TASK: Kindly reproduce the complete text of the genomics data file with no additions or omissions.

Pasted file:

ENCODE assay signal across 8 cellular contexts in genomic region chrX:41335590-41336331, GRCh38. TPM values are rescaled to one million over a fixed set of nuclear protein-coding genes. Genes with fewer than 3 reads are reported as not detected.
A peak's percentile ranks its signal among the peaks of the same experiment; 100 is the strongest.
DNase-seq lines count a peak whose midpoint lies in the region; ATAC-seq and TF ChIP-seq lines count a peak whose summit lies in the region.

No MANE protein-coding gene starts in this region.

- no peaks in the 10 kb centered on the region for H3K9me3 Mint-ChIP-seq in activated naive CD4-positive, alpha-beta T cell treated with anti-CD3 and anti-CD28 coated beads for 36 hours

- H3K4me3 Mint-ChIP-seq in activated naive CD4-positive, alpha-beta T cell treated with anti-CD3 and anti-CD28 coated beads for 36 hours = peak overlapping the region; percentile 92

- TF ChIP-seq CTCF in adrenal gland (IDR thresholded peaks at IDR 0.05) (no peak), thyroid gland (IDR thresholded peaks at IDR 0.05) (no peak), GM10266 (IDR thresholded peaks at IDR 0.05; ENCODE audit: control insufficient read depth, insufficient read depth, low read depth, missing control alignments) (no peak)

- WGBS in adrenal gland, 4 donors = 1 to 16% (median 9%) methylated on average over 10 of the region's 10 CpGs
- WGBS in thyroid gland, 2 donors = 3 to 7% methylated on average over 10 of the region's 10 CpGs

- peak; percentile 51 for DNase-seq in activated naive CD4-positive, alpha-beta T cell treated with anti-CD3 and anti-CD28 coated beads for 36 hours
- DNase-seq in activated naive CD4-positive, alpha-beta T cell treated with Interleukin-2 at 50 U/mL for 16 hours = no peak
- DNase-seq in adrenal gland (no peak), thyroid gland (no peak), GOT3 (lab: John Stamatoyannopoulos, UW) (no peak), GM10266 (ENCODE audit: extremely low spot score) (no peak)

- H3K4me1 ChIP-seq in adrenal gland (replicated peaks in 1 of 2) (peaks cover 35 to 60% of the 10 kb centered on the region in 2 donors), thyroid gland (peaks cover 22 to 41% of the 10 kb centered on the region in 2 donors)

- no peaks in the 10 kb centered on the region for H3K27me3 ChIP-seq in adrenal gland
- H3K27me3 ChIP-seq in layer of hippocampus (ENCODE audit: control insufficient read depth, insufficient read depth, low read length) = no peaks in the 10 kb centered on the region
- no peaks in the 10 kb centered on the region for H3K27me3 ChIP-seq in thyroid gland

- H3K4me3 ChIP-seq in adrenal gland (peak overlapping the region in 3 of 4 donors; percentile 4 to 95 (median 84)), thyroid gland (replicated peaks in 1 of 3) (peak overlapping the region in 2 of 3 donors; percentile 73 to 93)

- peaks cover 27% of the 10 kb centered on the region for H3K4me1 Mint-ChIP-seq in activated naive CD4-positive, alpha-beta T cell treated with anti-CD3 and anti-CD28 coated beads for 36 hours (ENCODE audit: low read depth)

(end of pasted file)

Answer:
ENCODE assay signal across 8 cellular contexts in genomic region chrX:41335590-41336331, GRCh38. TPM values are rescaled to one million over a fixed set of nuclear protein-coding genes. Genes with fewer than 3 reads are reported as not detected.
A peak's percentile ranks its signal among the peaks of the same experiment; 100 is the strongest.
DNase-seq lines count a peak whose midpoint lies in the region; ATAC-seq and TF ChIP-seq lines count a peak whose summit lies in the region.

No MANE protein-coding gene starts in this region.

- no peaks in the 10 kb centered on the region for H3K9me3 Mint-ChIP-seq in activated naive CD4-positive, alpha-beta T cell treated with anti-CD3 and anti-CD28 coated beads for 36 hours

- H3K4me3 Mint-ChIP-seq in activated naive CD4-positive, alpha-beta T cell treated with anti-CD3 and anti-CD28 coated beads for 36 hours = peak overlapping the region; percentile 92

- TF ChIP-seq CTCF in adrenal gland (IDR thresholded peaks at IDR 0.05) (no peak), thyroid gland (IDR thresholded peaks at IDR 0.05) (no peak), GM10266 (IDR thresholded peaks at IDR 0.05; ENCODE audit: control insufficient read depth, insufficient read depth, low read depth, missing control alignments) (no peak)

- WGBS in adrenal gland, 4 donors = 1 to 16% (median 9%) methylated on average over 10 of the region's 10 CpGs
- WGBS in thyroid gland, 2 donors = 3 to 7% methylated on average over 10 of the region's 10 CpGs

- peak; percentile 51 for DNase-seq in activated naive CD4-positive, alpha-beta T cell treated with anti-CD3 and anti-CD28 coated beads for 36 hours
- DNase-seq in activated naive CD4-positive, alpha-beta T cell treated with Interleukin-2 at 50 U/mL for 16 hours = no peak
- DNase-seq in adrenal gland (no peak), thyroid gland (no peak), GOT3 (lab: John Stamatoyannopoulos, UW) (no peak), GM10266 (ENCODE audit: extremely low spot score) (no peak)

- H3K4me1 ChIP-seq in adrenal gland (replicated peaks in 1 of 2) (peaks cover 35 to 60% of the 10 kb centered on the region in 2 donors), thyroid gland (peaks cover 22 to 41% of the 10 kb centered on the region in 2 donors)

- no peaks in the 10 kb centered on the region for H3K27me3 ChIP-seq in adrenal gland
- H3K27me3 ChIP-seq in layer of hippocampus (ENCODE audit: control insufficient read depth, insufficient read depth, low read length) = no peaks in the 10 kb centered on the region
- no peaks in the 10 kb centered on the region for H3K27me3 ChIP-seq in thyroid gland

- H3K4me3 ChIP-seq in adrenal gland (peak overlapping the region in 3 of 4 donors; percentile 4 to 95 (median 84)), thyroid gland (replicated peaks in 1 of 3) (peak overlapping the region in 2 of 3 donors; percentile 73 to 93)

- peaks cover 27% of the 10 kb centered on the region for H3K4me1 Mint-ChIP-seq in activated naive CD4-positive, alpha-beta T cell treated with anti-CD3 and anti-CD28 coated beads for 36 hours (ENCODE audit: low read depth)